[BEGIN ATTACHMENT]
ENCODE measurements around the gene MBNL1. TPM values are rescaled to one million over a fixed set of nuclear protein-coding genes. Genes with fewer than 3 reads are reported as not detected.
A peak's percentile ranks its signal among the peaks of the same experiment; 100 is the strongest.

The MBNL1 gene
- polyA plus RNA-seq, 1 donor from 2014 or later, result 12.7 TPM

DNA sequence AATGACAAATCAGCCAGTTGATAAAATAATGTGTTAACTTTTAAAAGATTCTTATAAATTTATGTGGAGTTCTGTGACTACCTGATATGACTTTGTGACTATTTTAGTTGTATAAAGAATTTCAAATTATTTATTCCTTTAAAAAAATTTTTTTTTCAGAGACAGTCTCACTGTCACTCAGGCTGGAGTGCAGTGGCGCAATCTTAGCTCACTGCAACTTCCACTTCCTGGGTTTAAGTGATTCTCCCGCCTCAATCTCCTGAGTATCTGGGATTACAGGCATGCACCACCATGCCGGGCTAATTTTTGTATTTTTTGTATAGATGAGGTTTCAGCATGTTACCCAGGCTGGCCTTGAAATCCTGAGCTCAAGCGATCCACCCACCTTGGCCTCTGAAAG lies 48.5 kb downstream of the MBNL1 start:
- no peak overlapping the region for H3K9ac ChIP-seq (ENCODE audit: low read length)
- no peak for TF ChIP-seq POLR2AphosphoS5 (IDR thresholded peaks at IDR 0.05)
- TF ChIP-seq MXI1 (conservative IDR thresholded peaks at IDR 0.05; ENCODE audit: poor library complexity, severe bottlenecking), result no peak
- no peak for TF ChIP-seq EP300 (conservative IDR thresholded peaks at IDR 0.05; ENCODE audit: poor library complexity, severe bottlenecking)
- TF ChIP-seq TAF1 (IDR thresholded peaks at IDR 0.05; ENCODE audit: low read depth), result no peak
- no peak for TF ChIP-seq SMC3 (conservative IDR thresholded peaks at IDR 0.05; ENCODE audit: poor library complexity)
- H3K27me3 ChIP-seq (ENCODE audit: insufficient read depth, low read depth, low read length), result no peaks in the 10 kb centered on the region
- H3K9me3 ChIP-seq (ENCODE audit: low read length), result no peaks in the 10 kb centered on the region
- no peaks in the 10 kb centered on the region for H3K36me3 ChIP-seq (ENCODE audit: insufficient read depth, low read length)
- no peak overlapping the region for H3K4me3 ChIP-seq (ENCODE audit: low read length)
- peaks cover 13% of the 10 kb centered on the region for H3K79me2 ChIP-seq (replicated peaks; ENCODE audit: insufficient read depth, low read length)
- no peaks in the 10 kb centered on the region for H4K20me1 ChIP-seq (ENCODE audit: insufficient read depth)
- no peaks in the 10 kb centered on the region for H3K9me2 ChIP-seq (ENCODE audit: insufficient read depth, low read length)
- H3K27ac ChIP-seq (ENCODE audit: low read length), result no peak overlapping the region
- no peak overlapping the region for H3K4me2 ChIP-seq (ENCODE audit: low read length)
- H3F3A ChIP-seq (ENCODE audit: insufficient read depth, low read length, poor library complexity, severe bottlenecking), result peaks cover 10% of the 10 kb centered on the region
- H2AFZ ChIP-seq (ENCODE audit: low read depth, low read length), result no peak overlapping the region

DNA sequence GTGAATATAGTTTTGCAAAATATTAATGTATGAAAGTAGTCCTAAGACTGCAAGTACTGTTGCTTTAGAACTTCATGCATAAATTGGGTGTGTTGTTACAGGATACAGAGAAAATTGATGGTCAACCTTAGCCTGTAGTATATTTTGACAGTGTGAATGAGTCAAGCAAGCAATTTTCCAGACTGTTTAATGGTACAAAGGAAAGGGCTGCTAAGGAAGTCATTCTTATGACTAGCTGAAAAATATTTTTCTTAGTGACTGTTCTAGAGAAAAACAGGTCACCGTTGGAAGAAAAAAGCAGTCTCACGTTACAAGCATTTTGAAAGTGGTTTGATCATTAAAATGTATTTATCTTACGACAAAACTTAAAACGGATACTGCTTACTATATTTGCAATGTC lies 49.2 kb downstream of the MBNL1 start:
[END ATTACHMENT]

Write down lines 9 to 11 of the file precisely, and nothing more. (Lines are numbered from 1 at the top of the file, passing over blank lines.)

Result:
- no peak for TF ChIP-seq EP300 (conservative IDR thresholded peaks at IDR 0.05; ENCODE audit: poor library complexity, severe bottlenecking)
- TF ChIP-seq TAF1 (IDR thresholded peaks at IDR 0.05; ENCODE audit: low read depth), result no peak
- no peak for TF ChIP-seq SMC3 (conservative IDR thresholded peaks at IDR 0.05; ENCODE audit: poor library complexity)